The conditions of the "contacting" in step (d) permitting the second labeled antibody to form a complex with the product of the reaction between the labeling substance and the substrate comprise further incubation of the complex from step (c). Incubation can be carried out at a temperature range of from about 4 C. to about 37 C. for a period of from about on half hour to 3 hours. In the preferred embodiment the incubation is carried out at 37 C. for 1 hour.

In a preferred embodiment of the above method, the first labeled antibody is labeled with an enzyme such as peroxidase, alkaline phosphatase or β-galactosidase.

In a preferred embodiment wherein the labeled antibody is labeled with an enzyme the preferred substrate is benzidine or a derivative of benzidine as detailed above.

In a particularly preferred embodiment of the above method the derivatives of benzidine include 3,3'-diaminobenzidine or 3,3',5,5'-tetramethylbenzidine.

In the practice of the invention the second labeled antibody can be labeled with an enzyme, dye, fluorescent marker, colored bead or radioactive isotope. The second labeled antibody is then detected using techniques known to those of ordinary skill in the art as described above.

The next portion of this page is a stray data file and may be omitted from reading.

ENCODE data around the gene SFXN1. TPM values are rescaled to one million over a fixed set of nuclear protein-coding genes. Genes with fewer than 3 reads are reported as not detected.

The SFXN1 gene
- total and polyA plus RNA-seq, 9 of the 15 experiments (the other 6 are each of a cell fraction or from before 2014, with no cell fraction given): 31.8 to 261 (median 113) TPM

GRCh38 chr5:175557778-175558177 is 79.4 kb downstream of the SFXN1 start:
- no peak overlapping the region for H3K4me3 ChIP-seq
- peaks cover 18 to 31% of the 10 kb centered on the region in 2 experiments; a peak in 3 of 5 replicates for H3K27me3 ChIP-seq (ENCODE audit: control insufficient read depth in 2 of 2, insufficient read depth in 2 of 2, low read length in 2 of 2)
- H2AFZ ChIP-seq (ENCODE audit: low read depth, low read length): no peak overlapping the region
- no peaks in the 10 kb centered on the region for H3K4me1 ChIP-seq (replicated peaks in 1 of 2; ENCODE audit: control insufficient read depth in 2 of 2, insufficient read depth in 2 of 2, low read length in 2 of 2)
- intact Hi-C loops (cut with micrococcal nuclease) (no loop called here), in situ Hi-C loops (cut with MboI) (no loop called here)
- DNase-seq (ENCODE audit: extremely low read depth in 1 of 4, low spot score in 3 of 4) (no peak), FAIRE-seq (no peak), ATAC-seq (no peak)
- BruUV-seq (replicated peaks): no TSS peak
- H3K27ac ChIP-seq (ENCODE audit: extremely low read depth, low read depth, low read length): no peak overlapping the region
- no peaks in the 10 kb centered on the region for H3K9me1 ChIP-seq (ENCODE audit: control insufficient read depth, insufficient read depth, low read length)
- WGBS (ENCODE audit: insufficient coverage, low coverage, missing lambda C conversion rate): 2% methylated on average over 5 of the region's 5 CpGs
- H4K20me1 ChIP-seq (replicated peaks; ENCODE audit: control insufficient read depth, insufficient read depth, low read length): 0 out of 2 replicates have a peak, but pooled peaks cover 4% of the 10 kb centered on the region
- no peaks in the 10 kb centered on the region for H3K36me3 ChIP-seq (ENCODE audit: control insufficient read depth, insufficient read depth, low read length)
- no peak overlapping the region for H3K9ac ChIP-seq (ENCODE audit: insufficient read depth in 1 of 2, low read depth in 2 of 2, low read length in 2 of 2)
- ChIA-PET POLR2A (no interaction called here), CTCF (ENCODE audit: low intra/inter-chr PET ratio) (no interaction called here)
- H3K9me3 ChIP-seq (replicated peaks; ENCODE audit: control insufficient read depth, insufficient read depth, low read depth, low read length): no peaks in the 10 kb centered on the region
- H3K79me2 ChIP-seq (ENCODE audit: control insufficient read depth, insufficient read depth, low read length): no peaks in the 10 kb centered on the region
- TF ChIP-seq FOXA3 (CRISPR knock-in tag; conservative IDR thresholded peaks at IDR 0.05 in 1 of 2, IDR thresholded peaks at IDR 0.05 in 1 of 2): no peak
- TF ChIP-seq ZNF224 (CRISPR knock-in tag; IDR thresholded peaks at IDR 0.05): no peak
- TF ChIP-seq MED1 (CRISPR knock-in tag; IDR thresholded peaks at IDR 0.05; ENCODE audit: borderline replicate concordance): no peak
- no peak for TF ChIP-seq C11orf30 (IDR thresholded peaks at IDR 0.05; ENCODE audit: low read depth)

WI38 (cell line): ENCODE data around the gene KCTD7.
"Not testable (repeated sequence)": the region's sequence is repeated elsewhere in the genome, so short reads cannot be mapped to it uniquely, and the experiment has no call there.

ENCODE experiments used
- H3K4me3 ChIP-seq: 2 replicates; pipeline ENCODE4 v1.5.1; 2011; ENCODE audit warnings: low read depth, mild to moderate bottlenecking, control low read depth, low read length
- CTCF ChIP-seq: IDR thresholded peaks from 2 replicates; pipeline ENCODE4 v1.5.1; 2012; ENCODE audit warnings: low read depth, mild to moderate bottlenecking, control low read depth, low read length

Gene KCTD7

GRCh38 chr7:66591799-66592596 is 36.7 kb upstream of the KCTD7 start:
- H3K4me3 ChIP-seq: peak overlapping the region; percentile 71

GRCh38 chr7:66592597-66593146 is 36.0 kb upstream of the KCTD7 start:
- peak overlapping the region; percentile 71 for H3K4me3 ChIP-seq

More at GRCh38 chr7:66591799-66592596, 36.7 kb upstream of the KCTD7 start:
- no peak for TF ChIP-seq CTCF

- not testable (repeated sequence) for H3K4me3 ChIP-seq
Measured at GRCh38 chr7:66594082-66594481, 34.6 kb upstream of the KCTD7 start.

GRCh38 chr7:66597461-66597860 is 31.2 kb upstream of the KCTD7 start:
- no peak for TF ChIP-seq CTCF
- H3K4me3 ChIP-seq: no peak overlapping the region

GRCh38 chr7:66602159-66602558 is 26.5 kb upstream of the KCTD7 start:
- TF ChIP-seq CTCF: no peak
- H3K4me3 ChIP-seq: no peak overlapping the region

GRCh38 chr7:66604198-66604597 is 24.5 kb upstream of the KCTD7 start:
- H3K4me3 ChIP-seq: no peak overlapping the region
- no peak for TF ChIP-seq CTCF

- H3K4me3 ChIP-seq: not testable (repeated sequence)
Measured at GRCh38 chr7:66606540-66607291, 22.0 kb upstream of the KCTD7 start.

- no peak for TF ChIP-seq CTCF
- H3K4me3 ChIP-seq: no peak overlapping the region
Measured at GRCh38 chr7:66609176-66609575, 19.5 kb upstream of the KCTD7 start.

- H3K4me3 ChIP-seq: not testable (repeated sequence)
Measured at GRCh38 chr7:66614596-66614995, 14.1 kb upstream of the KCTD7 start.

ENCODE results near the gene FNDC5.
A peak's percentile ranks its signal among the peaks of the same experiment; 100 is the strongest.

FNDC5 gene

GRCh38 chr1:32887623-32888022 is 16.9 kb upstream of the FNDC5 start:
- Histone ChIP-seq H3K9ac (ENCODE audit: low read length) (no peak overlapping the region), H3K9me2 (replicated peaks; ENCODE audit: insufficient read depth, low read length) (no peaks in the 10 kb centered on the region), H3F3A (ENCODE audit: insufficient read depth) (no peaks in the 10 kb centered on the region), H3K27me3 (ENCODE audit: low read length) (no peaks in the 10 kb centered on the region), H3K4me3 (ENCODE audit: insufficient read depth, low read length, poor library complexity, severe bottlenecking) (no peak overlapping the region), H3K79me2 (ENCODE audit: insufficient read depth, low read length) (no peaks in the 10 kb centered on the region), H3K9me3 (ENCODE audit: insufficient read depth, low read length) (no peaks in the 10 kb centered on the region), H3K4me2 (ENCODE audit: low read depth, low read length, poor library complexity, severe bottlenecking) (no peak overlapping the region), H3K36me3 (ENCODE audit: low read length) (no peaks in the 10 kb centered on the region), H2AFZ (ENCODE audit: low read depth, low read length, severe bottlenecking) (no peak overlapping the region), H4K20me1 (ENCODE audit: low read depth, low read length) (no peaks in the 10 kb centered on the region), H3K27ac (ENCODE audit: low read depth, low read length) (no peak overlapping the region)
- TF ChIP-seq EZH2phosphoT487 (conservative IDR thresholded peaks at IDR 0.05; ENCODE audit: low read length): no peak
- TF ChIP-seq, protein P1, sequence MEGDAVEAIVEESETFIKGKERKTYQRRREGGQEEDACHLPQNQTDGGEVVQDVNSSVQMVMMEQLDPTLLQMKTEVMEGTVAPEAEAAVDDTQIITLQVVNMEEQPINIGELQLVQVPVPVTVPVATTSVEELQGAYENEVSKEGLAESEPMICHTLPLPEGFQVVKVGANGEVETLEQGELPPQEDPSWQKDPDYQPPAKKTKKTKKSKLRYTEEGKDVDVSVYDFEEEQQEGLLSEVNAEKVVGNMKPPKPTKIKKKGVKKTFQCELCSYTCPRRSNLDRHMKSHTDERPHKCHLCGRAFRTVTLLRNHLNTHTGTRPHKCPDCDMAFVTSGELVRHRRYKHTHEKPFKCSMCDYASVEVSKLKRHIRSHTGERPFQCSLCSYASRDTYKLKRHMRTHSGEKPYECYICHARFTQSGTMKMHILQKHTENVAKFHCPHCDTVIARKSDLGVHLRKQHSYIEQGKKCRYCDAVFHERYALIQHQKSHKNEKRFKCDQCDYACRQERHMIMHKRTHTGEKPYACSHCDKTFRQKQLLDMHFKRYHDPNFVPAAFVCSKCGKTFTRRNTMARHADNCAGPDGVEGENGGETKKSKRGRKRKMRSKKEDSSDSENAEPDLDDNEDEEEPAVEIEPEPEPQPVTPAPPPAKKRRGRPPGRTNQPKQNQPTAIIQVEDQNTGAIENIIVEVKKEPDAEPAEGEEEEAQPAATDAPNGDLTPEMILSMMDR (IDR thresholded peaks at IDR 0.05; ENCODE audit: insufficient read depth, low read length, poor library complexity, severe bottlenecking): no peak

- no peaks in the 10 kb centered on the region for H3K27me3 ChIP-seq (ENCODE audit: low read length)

In a separate embodiment, the above method of detecting a protein can also be used to detect a polysaccharide. In such an embodiment the first labeled antibody would be an antibody which specifically binds to any sugar moiety of which the polysaccharide is comprised.

The subject invention further provides method of making an immunogen to be used to make an antibody directed to the product of a reaction between a substrate and a labeling substance which comprises:

a) combining a labeling substance with a substrate under appropriate conditions to produce a reaction between the labeling substance and the substrate;